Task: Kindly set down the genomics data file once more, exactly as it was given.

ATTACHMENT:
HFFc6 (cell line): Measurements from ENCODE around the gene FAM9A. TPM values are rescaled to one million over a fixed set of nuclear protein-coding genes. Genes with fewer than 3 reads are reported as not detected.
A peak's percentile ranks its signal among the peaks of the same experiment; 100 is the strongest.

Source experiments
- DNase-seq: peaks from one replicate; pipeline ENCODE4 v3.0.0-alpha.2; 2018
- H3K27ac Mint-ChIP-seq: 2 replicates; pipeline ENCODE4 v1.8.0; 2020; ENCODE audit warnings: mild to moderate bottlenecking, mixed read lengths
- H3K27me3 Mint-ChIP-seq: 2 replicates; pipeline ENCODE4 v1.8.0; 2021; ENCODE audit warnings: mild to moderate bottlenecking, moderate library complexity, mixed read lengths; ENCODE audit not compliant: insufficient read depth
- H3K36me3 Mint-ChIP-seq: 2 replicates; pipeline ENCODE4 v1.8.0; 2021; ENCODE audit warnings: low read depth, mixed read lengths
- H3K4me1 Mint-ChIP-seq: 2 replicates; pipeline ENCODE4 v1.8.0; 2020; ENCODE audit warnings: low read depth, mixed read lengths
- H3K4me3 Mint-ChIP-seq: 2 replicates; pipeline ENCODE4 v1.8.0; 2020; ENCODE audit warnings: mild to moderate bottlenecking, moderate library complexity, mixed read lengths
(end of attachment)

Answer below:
HFFc6 (cell line): Measurements from ENCODE around the gene FAM9A. TPM values are rescaled to one million over a fixed set of nuclear protein-coding genes. Genes with fewer than 3 reads are reported as not detected.
A peak's percentile ranks its signal among the peaks of the same experiment; 100 is the strongest.

Source experiments
- DNase-seq: peaks from one replicate; pipeline ENCODE4 v3.0.0-alpha.2; 2018
- H3K27ac Mint-ChIP-seq: 2 replicates; pipeline ENCODE4 v1.8.0; 2020; ENCODE audit warnings: mild to moderate bottlenecking, mixed read lengths
- H3K27me3 Mint-ChIP-seq: 2 replicates; pipeline ENCODE4 v1.8.0; 2021; ENCODE audit warnings: mild to moderate bottlenecking, moderate library complexity, mixed read lengths; ENCODE audit not compliant: insufficient read depth
- H3K36me3 Mint-ChIP-seq: 2 replicates; pipeline ENCODE4 v1.8.0; 2021; ENCODE audit warnings: low read depth, mixed read lengths
- H3K4me1 Mint-ChIP-seq: 2 replicates; pipeline ENCODE4 v1.8.0; 2020; ENCODE audit warnings: low read depth, mixed read lengths
- H3K4me3 Mint-ChIP-seq: 2 replicates; pipeline ENCODE4 v1.8.0; 2020; ENCODE audit warnings: mild to moderate bottlenecking, moderate library complexity, mixed read lengths